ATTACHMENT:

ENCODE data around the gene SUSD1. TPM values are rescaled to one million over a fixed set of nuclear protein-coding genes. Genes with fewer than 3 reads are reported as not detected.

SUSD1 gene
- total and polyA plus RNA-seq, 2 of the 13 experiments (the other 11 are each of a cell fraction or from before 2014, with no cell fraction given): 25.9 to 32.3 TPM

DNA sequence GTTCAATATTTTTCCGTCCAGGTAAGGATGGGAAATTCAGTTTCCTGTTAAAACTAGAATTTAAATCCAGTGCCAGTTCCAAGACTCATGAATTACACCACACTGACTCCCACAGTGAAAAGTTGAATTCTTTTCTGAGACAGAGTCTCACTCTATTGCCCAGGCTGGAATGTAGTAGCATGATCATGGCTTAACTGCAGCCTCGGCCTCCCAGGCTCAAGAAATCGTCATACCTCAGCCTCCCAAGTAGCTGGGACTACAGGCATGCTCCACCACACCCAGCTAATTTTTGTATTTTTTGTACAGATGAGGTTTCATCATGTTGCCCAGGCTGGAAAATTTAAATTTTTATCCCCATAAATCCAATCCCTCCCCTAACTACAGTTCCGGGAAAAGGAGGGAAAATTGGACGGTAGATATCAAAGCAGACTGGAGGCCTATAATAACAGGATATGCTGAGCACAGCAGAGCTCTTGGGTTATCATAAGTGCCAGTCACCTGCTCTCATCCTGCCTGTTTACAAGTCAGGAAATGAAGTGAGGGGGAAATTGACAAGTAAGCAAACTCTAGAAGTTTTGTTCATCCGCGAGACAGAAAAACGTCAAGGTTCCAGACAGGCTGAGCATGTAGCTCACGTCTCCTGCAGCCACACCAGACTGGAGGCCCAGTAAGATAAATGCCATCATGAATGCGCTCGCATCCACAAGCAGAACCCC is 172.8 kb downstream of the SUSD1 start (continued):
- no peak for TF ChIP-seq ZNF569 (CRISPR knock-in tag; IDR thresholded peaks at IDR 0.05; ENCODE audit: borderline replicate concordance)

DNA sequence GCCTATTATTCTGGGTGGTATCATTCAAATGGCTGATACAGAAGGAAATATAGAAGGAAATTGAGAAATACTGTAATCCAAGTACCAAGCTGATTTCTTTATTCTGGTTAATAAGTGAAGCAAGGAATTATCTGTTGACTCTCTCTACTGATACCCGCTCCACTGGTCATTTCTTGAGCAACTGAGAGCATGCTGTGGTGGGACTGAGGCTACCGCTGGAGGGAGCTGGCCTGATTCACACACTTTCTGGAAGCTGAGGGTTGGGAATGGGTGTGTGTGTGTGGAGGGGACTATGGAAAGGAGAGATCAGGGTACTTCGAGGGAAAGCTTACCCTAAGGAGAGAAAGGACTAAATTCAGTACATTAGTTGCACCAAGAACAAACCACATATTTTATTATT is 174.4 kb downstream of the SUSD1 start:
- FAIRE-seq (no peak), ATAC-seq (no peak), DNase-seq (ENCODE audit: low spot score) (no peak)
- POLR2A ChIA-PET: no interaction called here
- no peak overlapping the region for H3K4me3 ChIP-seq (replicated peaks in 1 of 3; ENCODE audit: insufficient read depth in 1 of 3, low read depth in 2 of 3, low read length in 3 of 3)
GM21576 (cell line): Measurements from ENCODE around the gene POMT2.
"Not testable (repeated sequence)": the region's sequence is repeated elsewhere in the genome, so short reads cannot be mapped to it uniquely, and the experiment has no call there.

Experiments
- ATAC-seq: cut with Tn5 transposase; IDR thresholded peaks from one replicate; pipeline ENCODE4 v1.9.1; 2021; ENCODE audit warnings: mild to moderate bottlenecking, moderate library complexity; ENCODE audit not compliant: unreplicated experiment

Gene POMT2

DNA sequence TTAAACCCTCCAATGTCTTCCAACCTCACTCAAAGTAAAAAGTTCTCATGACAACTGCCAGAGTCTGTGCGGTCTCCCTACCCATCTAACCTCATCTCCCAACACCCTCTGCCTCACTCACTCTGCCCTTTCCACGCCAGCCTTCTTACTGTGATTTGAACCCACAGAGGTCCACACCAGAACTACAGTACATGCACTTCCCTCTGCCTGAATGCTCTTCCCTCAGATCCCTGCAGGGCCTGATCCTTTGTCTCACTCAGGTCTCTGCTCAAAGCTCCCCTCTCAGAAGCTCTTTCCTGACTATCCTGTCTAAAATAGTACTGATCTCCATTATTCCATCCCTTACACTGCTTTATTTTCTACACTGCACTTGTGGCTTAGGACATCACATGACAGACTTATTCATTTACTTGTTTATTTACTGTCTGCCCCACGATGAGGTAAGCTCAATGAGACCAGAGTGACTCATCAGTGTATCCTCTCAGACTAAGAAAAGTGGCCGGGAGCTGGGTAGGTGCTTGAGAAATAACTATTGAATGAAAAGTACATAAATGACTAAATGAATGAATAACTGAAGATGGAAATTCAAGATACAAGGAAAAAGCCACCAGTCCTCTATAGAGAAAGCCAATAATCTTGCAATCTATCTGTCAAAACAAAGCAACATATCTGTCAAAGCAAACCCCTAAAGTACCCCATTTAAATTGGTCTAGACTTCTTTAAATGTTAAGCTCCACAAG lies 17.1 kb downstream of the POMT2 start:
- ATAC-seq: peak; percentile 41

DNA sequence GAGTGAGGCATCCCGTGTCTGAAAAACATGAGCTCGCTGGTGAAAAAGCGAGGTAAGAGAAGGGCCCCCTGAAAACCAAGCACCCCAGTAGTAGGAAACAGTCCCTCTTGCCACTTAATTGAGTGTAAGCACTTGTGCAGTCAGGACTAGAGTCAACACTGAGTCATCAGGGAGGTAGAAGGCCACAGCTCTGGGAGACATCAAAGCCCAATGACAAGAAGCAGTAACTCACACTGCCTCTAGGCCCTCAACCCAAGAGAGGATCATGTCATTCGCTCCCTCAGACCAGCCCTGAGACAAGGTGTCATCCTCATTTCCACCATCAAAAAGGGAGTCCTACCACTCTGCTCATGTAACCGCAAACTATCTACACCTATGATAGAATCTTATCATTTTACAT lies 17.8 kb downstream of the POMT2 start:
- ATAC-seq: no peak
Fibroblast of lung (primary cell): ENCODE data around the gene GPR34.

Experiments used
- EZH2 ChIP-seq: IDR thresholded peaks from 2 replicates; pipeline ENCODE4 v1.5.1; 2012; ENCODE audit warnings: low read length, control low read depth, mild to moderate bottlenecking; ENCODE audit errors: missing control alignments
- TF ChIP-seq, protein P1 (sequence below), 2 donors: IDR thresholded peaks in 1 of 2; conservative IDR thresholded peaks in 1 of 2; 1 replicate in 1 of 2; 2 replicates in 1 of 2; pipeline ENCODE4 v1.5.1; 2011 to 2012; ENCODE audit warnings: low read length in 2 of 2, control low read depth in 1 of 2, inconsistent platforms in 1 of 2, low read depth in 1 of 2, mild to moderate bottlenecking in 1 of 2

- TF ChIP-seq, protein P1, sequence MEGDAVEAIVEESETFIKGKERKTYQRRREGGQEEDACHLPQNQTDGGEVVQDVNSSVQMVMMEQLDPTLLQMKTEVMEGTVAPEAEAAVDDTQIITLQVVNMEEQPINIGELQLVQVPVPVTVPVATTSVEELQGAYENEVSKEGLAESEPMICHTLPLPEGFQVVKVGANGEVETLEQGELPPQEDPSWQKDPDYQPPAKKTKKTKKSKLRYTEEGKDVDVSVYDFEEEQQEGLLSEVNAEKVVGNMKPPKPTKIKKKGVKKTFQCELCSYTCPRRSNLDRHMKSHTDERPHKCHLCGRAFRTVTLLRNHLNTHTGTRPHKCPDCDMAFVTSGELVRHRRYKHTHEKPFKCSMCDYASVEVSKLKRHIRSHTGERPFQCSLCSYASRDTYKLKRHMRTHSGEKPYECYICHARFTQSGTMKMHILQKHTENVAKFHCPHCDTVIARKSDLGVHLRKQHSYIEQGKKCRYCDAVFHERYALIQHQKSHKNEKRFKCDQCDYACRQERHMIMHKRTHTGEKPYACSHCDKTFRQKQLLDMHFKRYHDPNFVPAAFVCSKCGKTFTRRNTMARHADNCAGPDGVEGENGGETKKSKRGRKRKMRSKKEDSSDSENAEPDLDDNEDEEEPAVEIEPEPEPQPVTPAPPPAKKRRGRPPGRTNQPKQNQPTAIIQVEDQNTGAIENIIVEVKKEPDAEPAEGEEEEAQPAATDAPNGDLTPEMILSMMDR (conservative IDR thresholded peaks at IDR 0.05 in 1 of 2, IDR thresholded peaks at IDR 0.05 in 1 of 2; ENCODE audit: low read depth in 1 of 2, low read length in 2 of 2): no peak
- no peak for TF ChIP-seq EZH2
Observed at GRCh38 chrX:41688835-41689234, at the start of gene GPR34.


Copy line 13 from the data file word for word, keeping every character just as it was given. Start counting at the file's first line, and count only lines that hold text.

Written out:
- ATAC-seq: cut with Tn5 transposase; IDR thresholded peaks from one replicate; pipeline ENCODE4 v1.9.1; 2021; ENCODE audit warnings: mild to moderate bottlenecking, moderate library complexity; ENCODE audit not compliant: unreplicated experiment